The Qur'an is surely more than an apocalypse, but if it may also be defined as an apocalypse - and I think it should be, due to the revelatory and eschatological concerns that lie at its very center - then I see it as an apocalypse entirely based upon the Apocalypse of Abraham. For all that we can find in the Qur'an (its non-negotiable monotheistic claims and polemics, which are, in fact, traced back to Abraham; its many allusions to a revelation received from above whose first witness was Abraham; the announcement of God's judgment as inevitable; and the distinction between Abraham's followers and everyone else in both the present and the future life; and so on) is already present in the Apocalypse [of Abraham]. ... The Jews are no longer God's chosen ones (as was claimed in Apoc. Ab. 22:5); they have been replaced by the "foremost" in faith and monotheism (Q 56:10). Actually, this is the only verse in the Qur'an where such a replacement explicitly takes place. Some may object that there ultimately is no supersessionism in the Qur'an; that the Qur'an accepts all prior revelations while simultaneously denouncing their intrinsic limitations and their eventual corruption by their own followers. The Quranic reuse of the Apocalypse of Abraham proves that this is not so: the new Umma is expressly said to substitute Israel. But then, it could be legitimately argued that the "sectarian milieu" out of which Islam emerged was, in fact, a Christian one.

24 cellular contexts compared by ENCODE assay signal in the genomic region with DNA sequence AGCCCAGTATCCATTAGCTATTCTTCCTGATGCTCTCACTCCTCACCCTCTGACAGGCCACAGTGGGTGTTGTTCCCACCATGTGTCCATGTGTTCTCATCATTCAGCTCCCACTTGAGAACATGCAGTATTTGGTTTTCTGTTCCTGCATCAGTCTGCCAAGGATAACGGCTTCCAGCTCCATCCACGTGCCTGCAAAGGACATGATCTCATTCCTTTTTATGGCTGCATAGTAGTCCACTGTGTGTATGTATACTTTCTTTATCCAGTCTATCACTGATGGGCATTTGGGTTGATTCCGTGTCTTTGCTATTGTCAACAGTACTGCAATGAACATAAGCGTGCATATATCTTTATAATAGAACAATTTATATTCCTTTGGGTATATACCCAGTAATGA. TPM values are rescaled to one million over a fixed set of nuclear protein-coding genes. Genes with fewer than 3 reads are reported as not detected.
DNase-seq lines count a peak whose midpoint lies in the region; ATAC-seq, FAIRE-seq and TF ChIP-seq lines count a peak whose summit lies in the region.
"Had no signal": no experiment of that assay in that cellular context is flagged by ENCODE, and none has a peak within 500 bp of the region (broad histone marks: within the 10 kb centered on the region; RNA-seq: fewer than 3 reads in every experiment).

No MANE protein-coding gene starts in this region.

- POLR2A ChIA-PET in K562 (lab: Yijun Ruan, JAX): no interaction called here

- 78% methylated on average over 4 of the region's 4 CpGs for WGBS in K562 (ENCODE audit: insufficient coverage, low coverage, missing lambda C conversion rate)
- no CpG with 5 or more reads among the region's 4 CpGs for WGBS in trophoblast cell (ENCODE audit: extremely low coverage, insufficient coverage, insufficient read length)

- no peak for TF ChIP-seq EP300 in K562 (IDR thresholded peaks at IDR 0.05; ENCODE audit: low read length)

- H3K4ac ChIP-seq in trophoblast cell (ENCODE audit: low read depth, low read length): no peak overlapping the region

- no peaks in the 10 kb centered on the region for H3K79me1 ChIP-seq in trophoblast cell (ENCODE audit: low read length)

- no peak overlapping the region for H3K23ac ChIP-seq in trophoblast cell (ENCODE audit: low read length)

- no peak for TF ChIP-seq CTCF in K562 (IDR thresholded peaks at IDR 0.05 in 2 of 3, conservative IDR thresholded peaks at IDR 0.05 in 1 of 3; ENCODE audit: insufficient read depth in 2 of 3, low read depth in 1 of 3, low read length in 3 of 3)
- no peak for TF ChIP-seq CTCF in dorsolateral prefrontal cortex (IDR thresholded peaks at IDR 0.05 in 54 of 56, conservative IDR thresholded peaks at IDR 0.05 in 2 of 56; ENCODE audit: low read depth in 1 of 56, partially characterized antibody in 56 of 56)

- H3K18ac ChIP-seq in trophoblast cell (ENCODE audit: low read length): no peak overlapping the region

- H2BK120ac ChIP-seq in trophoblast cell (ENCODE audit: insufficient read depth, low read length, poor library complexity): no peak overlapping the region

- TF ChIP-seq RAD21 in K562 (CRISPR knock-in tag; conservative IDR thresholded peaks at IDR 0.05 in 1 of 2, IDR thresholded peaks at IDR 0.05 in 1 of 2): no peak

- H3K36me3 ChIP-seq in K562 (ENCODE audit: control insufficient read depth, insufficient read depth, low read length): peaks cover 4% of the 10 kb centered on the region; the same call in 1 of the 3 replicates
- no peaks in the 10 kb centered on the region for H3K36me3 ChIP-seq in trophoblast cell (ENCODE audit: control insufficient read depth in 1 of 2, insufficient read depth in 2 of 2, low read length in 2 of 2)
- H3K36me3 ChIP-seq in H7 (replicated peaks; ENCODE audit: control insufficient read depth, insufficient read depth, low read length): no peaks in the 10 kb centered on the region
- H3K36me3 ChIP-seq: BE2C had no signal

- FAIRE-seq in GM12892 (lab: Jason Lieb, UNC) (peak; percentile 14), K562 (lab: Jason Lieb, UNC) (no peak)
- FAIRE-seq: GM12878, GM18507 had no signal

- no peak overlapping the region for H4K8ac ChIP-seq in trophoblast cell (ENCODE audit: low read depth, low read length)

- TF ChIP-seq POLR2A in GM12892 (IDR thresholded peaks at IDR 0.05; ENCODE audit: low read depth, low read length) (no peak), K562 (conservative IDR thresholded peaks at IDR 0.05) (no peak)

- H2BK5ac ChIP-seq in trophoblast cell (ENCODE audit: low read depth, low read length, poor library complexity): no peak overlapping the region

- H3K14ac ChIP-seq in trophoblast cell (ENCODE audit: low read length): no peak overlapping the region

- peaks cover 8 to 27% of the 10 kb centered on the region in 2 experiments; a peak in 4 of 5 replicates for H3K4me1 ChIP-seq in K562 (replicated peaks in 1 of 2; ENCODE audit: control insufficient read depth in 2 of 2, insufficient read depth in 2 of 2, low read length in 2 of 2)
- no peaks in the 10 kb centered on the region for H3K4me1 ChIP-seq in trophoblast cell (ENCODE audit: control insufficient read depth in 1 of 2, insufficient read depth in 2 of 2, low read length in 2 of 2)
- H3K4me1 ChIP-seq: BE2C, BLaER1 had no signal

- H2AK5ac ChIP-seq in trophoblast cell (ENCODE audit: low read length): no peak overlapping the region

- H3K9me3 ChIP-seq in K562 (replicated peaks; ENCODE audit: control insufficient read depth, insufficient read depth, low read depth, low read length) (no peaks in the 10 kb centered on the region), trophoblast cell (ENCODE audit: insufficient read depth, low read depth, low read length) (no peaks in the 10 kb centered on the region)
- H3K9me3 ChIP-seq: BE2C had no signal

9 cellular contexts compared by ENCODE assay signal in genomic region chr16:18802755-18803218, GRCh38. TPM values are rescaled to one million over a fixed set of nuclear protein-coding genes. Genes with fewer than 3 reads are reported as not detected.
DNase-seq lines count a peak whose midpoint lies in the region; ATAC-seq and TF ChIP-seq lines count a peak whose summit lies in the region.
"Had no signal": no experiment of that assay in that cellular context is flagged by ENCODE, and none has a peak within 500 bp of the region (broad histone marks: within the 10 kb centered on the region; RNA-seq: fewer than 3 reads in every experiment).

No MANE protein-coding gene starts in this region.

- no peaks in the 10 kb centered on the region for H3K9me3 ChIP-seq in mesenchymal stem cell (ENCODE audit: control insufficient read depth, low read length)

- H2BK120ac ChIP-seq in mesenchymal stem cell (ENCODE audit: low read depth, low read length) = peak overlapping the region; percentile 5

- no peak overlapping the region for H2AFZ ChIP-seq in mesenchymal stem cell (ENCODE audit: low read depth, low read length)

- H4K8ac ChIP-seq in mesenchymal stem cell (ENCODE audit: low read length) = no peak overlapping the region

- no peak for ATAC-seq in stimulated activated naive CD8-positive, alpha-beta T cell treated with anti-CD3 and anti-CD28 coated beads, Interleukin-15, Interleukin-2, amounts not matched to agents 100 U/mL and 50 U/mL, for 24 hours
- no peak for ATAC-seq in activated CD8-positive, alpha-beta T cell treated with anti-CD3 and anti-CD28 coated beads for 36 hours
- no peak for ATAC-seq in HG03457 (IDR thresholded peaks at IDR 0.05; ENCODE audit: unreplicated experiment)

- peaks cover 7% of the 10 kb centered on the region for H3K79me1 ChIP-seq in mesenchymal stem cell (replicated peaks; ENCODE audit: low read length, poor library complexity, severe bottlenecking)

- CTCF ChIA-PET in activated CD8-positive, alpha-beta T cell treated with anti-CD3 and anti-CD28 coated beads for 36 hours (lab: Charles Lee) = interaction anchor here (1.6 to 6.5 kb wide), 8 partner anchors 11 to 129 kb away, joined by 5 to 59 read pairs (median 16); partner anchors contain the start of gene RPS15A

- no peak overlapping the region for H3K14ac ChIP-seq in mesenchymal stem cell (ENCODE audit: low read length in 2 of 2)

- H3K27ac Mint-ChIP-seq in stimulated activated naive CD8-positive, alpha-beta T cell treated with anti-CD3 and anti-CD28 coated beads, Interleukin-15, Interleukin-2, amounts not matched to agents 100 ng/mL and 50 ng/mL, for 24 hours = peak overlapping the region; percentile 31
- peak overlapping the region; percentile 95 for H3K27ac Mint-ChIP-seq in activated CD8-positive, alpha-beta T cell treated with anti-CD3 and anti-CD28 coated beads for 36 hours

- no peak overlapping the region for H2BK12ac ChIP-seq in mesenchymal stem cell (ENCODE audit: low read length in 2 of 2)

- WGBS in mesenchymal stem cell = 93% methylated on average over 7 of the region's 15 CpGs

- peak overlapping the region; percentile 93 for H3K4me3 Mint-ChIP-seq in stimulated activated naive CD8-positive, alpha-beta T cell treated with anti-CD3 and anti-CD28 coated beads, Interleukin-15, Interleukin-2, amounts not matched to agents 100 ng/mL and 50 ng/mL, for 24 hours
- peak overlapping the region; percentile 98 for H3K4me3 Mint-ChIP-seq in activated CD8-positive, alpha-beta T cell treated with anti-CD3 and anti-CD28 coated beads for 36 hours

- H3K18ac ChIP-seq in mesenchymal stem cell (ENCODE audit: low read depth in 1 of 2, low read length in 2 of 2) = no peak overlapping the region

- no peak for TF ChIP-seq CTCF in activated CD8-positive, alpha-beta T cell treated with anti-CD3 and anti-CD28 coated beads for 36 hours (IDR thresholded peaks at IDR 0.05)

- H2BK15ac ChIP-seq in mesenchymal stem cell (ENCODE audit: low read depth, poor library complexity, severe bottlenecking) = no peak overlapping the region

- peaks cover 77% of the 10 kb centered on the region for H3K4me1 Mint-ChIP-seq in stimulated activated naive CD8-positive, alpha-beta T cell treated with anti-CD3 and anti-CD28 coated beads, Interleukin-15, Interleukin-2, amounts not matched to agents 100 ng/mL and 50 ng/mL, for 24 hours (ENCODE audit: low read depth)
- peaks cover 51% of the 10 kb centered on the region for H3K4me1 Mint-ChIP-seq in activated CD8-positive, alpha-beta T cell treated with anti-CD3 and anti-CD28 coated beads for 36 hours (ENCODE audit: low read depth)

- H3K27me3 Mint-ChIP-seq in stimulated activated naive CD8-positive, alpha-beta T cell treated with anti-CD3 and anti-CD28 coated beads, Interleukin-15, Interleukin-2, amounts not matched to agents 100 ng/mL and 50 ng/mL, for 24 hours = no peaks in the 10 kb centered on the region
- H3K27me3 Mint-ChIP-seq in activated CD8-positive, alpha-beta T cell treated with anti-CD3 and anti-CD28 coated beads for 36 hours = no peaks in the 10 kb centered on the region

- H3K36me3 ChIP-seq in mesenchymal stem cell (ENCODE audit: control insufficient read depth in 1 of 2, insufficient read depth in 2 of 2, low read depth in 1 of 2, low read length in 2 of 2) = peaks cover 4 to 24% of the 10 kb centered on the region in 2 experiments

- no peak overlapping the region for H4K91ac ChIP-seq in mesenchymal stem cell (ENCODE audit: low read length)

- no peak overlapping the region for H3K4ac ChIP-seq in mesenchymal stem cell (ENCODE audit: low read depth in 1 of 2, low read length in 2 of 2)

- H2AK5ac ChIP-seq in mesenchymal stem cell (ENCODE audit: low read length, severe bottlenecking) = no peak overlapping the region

The Apocalypse of Abraham provided the editors of the quranic text ... with the very core of the myth itself. It also provided them with its precise apocalyptical form. Once readapted, it offered them a place to inscribe their ideological construction. ...